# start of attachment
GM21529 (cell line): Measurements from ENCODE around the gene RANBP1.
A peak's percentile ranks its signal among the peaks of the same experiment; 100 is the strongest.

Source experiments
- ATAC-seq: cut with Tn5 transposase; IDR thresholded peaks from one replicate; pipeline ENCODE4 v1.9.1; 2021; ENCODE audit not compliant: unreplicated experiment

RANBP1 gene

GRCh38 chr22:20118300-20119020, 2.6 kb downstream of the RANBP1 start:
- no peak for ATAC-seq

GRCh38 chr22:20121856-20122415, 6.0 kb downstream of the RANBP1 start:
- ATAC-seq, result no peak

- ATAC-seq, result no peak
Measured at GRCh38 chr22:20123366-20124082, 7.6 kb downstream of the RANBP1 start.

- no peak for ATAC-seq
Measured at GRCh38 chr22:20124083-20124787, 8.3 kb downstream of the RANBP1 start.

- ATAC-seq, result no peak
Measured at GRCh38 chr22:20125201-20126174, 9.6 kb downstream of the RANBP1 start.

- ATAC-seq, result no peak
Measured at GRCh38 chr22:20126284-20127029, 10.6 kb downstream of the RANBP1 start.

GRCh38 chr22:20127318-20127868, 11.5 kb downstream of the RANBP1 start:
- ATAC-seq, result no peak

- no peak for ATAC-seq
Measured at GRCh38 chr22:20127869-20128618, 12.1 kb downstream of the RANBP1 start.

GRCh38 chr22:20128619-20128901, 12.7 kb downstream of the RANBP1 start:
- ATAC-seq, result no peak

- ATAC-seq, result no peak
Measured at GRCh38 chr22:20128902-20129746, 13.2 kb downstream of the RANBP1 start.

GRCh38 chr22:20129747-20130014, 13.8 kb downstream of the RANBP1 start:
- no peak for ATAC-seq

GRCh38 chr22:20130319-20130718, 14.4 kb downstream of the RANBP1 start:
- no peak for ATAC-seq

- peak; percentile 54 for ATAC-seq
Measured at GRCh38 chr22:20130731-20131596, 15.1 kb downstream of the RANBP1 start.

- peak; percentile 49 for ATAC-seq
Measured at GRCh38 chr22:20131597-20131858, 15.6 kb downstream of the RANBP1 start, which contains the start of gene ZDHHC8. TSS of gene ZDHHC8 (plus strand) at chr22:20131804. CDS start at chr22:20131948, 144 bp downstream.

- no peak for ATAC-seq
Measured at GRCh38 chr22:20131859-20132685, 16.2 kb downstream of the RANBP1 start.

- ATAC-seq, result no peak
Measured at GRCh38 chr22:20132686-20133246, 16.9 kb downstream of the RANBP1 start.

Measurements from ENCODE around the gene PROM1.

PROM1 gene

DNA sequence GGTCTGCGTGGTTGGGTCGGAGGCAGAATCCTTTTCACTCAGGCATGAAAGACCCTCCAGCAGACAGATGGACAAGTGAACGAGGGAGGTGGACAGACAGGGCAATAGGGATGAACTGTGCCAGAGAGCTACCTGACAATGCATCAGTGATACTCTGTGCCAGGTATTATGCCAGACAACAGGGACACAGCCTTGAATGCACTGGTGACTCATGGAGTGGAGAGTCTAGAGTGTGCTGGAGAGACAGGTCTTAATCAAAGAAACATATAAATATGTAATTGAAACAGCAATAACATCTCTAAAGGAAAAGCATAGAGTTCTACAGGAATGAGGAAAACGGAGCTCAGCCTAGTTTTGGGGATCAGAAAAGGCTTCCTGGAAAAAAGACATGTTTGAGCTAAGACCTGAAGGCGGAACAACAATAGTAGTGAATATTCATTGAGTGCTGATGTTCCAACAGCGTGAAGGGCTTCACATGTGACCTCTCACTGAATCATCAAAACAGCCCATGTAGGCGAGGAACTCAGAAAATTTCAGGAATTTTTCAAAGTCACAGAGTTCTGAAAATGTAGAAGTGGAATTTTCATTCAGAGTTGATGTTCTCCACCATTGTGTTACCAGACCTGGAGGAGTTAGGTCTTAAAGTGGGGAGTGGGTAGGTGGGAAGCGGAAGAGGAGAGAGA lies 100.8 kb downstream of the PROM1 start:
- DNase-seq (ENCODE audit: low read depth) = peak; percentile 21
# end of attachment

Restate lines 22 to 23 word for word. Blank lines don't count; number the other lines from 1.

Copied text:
GRCh38 chr22:20128619-20128901, 12.7 kb downstream of the RANBP1 start:
- ATAC-seq, result no peak